One of the things that calls attention to the particulars of place in our travels is the poetry of buildings on the landscape: from Frank Lloyd Wright’s love of the red barns in Wisconsin, to log cabins, abandoned farmhouses, country churches, old gas stations, perhaps a sign (Texaco) or a single pump still standing.
Buildings speak also of heritage. The immigrant influence. All of which calls us home—back to wherever it all began and was reborn here in some visage of the past, whether it was our own heritage or someone else’s.
Door County is blessed with a history of many cultures, especially Scandinavian. From the Viking-like presence of the Village Hall in Ephraim, to the authentic beauty of Al Johnson’s Swedish Restaurant and Butik in Sister Bay, which defines the whole village. The exterior/interior logs, imported from the old country, the grass roof, wood carvings, rosemaling, the Scandinavian dishes on the menu all beckon that within us searching for a connection to a real past. It is surprising that more of this old world experience is not evident on the peninsula.
Washington Island, however, harbors a real, almost hidden historical treasure: the Stavkirke (Church of Staves) based on drawings of one built in Borgund, Norway in 1150 AD. This was a home-grown project, another testament to ‘life in a small town,’ community effort, where skilled local craftsmen, under the direction of head carpenters, John Herschberger, Dale Bjarnarson, and a half-dozen volunteers, came together whenever time permitted, mostly in summer. John began laying the foundation of mortared beach stone and cement in 1992, then covered it all with a shed, which made it possible for the men to work on the building a few mornings each week, even in winter.
The original project of the Stavkirke is attributed to the Reverend James Reiff .a pastor on the Island in the early 1980’s who felt such a structure would reflect the immigrant influence on the Island. Sister Bay architect, Pat Mangan offered a personal interest of stav history to the project, made the drawings based on the Borgund stavkirke and the list of necessary materials.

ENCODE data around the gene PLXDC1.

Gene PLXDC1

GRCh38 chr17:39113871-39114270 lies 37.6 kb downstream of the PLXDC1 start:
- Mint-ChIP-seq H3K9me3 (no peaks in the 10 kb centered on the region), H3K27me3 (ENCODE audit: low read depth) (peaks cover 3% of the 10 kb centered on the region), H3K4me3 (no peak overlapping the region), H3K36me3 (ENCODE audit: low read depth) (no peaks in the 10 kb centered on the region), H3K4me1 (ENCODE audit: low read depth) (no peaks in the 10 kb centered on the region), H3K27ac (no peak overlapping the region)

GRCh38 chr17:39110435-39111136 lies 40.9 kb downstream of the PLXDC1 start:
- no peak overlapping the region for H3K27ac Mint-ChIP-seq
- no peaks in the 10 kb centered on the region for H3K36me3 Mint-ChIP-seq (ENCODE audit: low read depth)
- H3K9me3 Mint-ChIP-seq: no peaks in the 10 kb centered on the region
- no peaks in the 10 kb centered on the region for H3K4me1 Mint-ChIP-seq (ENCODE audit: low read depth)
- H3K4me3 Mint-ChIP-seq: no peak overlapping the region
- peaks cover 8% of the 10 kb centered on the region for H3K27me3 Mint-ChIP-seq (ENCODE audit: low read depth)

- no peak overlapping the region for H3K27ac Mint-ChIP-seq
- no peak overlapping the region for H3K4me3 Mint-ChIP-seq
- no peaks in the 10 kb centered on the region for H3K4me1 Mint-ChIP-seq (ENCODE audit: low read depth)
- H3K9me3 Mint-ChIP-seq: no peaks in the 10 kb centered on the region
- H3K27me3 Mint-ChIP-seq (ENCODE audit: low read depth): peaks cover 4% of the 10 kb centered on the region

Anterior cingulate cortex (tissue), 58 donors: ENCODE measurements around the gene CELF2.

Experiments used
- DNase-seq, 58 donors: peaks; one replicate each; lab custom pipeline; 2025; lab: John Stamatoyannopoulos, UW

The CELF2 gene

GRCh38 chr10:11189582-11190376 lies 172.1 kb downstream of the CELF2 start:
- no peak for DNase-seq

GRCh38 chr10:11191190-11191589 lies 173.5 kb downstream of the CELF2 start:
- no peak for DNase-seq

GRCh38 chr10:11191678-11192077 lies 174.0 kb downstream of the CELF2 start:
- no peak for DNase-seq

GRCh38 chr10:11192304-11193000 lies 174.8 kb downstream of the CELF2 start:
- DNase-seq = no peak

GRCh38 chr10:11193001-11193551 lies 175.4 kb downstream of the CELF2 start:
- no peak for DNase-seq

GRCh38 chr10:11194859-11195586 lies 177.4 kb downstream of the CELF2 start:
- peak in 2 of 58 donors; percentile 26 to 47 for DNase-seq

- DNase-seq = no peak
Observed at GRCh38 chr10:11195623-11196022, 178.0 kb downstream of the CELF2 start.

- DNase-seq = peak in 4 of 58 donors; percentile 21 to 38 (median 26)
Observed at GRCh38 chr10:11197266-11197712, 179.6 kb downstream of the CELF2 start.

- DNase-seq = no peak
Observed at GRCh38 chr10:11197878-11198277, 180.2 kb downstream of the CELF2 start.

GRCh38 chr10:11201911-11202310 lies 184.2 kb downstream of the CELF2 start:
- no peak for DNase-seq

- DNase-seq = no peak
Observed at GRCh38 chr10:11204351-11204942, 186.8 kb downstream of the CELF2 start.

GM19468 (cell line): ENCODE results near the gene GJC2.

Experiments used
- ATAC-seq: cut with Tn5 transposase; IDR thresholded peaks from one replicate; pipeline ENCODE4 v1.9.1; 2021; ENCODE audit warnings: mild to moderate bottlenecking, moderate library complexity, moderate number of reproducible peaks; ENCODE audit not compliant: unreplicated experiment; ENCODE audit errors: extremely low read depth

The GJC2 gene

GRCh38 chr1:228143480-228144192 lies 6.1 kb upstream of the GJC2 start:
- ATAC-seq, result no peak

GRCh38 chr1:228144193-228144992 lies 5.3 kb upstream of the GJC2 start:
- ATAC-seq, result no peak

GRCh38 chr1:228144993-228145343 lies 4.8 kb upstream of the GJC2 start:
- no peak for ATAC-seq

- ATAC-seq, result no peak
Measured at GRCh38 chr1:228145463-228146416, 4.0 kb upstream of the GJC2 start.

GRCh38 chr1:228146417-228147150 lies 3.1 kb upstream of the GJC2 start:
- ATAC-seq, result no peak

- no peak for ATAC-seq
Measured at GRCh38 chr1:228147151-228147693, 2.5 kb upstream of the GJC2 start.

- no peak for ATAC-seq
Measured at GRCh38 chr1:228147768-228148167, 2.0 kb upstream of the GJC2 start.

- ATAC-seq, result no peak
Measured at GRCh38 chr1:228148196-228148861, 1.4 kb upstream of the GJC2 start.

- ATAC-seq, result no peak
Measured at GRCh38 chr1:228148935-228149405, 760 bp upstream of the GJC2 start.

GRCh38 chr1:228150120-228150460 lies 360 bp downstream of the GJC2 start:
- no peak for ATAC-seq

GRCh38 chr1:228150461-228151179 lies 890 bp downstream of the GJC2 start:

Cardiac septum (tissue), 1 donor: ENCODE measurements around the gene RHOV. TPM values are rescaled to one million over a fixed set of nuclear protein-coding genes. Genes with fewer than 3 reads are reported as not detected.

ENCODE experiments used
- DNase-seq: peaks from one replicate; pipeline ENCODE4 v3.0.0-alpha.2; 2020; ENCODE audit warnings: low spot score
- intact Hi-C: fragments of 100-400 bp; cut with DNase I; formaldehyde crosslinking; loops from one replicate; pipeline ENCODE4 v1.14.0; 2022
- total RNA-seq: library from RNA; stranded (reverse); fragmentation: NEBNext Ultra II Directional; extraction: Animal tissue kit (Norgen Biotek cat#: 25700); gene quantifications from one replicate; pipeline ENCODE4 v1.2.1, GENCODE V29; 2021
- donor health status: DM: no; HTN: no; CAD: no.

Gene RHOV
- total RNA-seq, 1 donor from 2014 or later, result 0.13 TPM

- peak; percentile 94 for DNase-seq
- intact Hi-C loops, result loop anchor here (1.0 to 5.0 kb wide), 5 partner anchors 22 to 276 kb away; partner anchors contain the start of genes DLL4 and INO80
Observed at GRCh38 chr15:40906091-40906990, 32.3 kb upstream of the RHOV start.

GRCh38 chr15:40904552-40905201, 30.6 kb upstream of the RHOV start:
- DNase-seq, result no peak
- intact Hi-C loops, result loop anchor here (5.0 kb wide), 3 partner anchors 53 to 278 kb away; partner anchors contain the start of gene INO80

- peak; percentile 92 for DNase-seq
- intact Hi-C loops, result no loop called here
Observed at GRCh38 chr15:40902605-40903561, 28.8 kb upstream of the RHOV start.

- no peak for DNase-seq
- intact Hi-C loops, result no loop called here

David Ranney carved the dragon heads, based on the style of the old Stavkirke.
Washington Island ferry captain and author, Richard Purinton did the carved roof boards while Gary Hendrickson carved the panels in the altar, and his wife painted the faux marble supports on the altar. The beautiful model of the Mackinac schooner that hangs from the knave was built by head carpenter, John Herschberger.
The project was completed and dedicated the summer of 1995. Landscaping and the bell tower followed in time. Seven years later, by 1999, everything was in place.
The attraction to the Stavkirke was immediate. There was a period of time during its construction that almost any mention of the Island was followed by the question “Have you seen the Stavkirke?”
Be it history, old world beauty, spirit, there is something about this structure so compelling “You just have to see it.” A ‘prayer path’ leads you through the woods.
Great architecture commands reverence. The past is present.
5,000 or more people visit the Stavkirke annually. There are Wednesday evening services in summer at 7 p.m. Both baptisms and weddings are held there, upon request. The Trinity Lutheran Church, just across the road, is the owner and manager of the property.